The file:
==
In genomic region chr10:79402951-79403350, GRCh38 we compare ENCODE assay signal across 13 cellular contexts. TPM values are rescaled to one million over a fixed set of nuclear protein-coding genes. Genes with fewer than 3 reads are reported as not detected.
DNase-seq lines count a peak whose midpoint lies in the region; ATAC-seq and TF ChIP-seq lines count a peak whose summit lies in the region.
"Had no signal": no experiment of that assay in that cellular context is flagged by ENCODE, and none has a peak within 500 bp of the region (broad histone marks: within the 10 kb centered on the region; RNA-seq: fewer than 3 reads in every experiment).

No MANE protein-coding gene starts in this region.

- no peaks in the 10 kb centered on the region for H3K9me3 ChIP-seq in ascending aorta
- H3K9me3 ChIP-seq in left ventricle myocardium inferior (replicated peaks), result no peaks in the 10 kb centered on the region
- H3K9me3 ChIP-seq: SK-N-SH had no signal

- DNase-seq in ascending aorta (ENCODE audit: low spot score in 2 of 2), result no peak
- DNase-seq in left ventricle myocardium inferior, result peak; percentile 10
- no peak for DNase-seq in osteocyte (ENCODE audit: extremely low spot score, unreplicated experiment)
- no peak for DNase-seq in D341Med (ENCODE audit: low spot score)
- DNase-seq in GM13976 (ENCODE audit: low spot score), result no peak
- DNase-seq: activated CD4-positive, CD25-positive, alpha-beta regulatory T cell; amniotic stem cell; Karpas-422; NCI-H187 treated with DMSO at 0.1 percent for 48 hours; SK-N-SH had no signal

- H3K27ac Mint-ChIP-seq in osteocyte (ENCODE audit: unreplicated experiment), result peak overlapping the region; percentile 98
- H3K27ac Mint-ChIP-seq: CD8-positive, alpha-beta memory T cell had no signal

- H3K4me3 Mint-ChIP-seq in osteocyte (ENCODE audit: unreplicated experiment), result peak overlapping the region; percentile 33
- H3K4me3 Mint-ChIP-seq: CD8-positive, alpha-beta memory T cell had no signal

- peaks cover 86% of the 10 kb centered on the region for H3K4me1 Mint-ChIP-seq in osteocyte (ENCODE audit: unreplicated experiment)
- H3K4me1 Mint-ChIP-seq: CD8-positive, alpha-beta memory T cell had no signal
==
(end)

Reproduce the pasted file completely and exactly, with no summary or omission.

In genomic region chr10:79402951-79403350, GRCh38 we compare ENCODE assay signal across 13 cellular contexts. TPM values are rescaled to one million over a fixed set of nuclear protein-coding genes. Genes with fewer than 3 reads are reported as not detected.
DNase-seq lines count a peak whose midpoint lies in the region; ATAC-seq and TF ChIP-seq lines count a peak whose summit lies in the region.
"Had no signal": no experiment of that assay in that cellular context is flagged by ENCODE, and none has a peak within 500 bp of the region (broad histone marks: within the 10 kb centered on the region; RNA-seq: fewer than 3 reads in every experiment).

No MANE protein-coding gene starts in this region.

- no peaks in the 10 kb centered on the region for H3K9me3 ChIP-seq in ascending aorta
- H3K9me3 ChIP-seq in left ventricle myocardium inferior (replicated peaks), result no peaks in the 10 kb centered on the region
- H3K9me3 ChIP-seq: SK-N-SH had no signal

- DNase-seq in ascending aorta (ENCODE audit: low spot score in 2 of 2), result no peak
- DNase-seq in left ventricle myocardium inferior, result peak; percentile 10
- no peak for DNase-seq in osteocyte (ENCODE audit: extremely low spot score, unreplicated experiment)
- no peak for DNase-seq in D341Med (ENCODE audit: low spot score)
- DNase-seq in GM13976 (ENCODE audit: low spot score), result no peak
- DNase-seq: activated CD4-positive, CD25-positive, alpha-beta regulatory T cell; amniotic stem cell; Karpas-422; NCI-H187 treated with DMSO at 0.1 percent for 48 hours; SK-N-SH had no signal

- H3K27ac Mint-ChIP-seq in osteocyte (ENCODE audit: unreplicated experiment), result peak overlapping the region; percentile 98
- H3K27ac Mint-ChIP-seq: CD8-positive, alpha-beta memory T cell had no signal

- H3K4me3 Mint-ChIP-seq in osteocyte (ENCODE audit: unreplicated experiment), result peak overlapping the region; percentile 33
- H3K4me3 Mint-ChIP-seq: CD8-positive, alpha-beta memory T cell had no signal

- peaks cover 86% of the 10 kb centered on the region for H3K4me1 Mint-ChIP-seq in osteocyte (ENCODE audit: unreplicated experiment)
- H3K4me1 Mint-ChIP-seq: CD8-positive, alpha-beta memory T cell had no signal